Statelessness and the Role of National Human Rights Institutions
25 Pages Posted: 18 Nov 2013
Date Written: November 18, 2013
Statelessness is a global human rights problem that affects more than 10 million people today. The very existence of statelessness is at odds with a fundamental human rights norm: the right of everyone to a nationality. But the link between statelessness and human rights goes deeper than this because stateless people are extremely vulnerable to further, cumulative human rights violations. Despite the significance of statelessness as a human rights issue, the UN High Commissioner for Refugees – whose Office is mandated by the General Assembly to help states to respond to statelessness – recently observed that it is “one of the most forgotten areas of the global human rights agenda”. However, over the last few years in particular, there has been a considerable and irrefutable increase in interest in statelessness from a wide range of stakeholders – including intergovernmental organisations, national governments, global and regional human rights supervisory bodies, NGOs, legal practitioners and academics. This study seeks to contribute to a better understanding of the current engagement of human rights actors on statelessness. More specifically, it explores the following question: To what extent are National Human Rights Institutions (NHRIs) engaged in the issue of statelessness and what does this engagement consist of? The report identifies areas of common interest in the work of NHRIs on statelessness and presents a number of examples of concrete activities undertaken by NHRIs in this area to date. With a view to encouraging and facilitating more effective engagement by NHRIs on statelessness, the report also reflects on opportunities for supporting and perhaps expanding the role of NHRIs in tackling statelessness.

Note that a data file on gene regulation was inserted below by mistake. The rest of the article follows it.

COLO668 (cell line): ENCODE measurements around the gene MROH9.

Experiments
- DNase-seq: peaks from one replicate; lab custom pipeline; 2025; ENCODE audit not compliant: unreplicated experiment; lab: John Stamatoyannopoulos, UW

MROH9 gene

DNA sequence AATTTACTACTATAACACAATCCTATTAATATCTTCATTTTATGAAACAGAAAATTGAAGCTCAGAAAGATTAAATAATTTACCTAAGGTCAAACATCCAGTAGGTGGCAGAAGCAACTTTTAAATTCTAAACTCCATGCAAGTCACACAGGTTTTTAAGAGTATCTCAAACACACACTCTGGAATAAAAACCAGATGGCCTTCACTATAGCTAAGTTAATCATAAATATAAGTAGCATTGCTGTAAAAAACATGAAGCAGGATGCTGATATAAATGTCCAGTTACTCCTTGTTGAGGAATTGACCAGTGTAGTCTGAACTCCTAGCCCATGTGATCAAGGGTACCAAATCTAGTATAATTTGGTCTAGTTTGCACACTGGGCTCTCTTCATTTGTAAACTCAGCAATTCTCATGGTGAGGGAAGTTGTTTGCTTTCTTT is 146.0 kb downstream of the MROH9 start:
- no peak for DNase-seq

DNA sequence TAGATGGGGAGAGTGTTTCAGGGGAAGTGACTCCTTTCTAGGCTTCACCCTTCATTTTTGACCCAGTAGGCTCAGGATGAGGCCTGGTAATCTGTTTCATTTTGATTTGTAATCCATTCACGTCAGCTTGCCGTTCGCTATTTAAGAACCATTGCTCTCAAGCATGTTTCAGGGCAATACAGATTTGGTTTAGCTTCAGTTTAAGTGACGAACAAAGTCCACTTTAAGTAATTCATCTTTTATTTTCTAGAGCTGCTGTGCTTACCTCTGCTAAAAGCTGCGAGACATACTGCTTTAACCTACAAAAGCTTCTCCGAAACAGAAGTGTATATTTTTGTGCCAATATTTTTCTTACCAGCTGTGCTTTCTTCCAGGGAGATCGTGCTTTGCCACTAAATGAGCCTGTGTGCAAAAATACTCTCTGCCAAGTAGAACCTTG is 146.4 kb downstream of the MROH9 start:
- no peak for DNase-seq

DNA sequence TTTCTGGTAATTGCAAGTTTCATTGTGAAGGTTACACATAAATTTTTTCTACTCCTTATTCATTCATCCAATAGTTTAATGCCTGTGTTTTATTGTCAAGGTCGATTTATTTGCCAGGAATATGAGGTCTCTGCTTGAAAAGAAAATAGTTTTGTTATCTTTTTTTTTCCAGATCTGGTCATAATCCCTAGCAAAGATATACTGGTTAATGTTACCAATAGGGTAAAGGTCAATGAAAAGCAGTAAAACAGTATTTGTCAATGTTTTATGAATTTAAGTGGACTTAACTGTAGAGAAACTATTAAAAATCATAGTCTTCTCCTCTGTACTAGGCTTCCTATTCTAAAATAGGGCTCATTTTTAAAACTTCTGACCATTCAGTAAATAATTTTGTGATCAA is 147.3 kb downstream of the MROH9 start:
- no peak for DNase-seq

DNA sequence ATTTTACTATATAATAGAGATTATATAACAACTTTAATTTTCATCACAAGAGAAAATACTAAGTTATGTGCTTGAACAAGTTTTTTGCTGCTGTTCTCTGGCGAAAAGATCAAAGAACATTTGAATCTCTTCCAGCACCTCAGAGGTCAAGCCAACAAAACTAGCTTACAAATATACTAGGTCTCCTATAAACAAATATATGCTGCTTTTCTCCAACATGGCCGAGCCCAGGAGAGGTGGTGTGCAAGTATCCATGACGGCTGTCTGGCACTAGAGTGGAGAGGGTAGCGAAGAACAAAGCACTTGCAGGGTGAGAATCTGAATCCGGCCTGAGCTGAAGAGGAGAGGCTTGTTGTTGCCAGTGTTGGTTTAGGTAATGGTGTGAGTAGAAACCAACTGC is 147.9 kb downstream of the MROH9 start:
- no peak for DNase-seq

Keywords: Statelessness, right to nationality, citizenship, National Human Rights Institutions, NHRIs, human rights
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